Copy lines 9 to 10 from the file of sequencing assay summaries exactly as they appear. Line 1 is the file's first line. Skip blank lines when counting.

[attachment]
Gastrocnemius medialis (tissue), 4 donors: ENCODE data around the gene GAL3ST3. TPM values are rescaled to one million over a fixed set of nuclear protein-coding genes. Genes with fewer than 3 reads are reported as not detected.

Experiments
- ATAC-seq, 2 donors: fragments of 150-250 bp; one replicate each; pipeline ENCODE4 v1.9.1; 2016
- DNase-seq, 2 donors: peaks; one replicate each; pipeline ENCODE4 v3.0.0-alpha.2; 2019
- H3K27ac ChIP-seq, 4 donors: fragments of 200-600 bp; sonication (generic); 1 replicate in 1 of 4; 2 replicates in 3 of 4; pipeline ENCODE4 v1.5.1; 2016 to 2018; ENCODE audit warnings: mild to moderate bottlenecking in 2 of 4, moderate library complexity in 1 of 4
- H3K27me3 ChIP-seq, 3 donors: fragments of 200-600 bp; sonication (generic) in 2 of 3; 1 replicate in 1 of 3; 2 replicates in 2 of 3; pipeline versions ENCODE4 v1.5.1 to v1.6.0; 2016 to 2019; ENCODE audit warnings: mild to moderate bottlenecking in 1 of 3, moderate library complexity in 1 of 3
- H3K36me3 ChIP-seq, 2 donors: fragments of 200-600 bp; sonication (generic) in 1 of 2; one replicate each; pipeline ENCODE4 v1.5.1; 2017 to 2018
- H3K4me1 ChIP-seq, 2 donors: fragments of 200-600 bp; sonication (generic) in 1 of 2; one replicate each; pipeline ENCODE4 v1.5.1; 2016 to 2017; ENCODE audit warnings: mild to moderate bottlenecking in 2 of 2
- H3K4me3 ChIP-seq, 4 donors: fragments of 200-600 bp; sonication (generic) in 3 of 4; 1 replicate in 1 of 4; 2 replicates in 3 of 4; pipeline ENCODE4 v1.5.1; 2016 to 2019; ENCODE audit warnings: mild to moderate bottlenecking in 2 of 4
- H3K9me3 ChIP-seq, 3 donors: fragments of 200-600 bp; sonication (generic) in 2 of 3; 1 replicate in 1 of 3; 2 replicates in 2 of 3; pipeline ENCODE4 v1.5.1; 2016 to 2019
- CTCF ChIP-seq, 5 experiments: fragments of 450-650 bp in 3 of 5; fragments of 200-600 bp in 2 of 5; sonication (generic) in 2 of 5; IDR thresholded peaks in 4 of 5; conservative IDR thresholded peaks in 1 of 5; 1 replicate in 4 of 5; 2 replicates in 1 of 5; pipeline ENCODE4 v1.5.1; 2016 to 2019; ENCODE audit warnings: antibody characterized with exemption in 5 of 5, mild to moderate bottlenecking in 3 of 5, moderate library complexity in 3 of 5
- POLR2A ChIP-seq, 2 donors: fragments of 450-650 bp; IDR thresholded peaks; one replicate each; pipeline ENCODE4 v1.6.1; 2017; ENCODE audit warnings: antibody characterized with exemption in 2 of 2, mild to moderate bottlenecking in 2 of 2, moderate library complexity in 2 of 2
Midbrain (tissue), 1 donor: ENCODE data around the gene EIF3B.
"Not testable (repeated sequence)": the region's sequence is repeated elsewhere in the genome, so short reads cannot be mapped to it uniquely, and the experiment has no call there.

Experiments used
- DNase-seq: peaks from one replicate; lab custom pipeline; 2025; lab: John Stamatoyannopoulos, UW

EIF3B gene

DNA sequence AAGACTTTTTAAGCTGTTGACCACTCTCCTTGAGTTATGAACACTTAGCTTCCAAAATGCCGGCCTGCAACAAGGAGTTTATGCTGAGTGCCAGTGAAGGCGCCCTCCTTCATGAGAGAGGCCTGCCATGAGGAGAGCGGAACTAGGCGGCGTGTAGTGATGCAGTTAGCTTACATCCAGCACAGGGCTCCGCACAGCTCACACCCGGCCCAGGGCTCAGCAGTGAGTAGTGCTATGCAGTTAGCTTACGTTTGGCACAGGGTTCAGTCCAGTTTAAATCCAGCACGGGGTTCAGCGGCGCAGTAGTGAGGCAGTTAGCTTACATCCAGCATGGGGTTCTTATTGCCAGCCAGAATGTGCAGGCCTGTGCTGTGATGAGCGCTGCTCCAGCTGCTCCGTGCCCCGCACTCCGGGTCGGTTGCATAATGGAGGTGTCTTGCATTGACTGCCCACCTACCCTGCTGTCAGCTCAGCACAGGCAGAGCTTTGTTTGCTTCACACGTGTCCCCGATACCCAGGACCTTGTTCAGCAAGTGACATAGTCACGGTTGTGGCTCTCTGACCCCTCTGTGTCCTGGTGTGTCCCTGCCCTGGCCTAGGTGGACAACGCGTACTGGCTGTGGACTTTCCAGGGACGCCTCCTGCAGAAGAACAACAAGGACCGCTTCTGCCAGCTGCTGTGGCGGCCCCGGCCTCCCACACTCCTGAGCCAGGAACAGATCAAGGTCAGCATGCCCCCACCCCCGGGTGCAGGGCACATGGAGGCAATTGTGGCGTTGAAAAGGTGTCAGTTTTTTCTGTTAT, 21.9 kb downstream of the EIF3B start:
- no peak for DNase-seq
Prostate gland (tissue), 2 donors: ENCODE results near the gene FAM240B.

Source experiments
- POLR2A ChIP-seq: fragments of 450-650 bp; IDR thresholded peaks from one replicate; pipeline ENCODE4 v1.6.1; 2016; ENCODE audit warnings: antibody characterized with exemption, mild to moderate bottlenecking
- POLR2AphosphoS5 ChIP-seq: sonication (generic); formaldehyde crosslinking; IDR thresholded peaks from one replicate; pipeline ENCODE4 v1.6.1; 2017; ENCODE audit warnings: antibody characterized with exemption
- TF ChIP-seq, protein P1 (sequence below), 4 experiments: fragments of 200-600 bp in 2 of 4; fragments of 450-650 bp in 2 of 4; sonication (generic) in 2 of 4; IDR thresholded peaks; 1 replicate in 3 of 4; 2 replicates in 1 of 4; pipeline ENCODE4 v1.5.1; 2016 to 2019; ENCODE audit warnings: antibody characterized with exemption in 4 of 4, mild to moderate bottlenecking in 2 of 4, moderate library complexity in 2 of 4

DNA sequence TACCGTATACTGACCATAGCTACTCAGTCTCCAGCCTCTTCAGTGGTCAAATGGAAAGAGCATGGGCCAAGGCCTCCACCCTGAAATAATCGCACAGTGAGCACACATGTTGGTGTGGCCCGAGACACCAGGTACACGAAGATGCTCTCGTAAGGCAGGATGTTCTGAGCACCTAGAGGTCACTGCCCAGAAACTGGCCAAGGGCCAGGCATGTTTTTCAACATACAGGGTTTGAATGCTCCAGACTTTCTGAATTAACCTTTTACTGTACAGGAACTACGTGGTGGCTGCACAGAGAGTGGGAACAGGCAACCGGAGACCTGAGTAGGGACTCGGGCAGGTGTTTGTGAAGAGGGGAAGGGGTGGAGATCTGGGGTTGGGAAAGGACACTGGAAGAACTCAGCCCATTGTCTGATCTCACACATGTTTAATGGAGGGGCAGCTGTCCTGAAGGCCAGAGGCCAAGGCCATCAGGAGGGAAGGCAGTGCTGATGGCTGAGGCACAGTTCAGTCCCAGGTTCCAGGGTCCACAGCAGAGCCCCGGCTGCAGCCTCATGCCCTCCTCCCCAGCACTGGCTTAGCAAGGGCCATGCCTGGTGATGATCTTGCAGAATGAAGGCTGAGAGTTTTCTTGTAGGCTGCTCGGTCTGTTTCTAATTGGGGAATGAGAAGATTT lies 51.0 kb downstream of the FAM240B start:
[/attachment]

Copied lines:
- H3K4me3 ChIP-seq, 4 donors: fragments of 200-600 bp; sonication (generic) in 3 of 4; 1 replicate in 1 of 4; 2 replicates in 3 of 4; pipeline ENCODE4 v1.5.1; 2016 to 2019; ENCODE audit warnings: mild to moderate bottlenecking in 2 of 4
- H3K9me3 ChIP-seq, 3 donors: fragments of 200-600 bp; sonication (generic) in 2 of 3; 1 replicate in 1 of 3; 2 replicates in 2 of 3; pipeline ENCODE4 v1.5.1; 2016 to 2019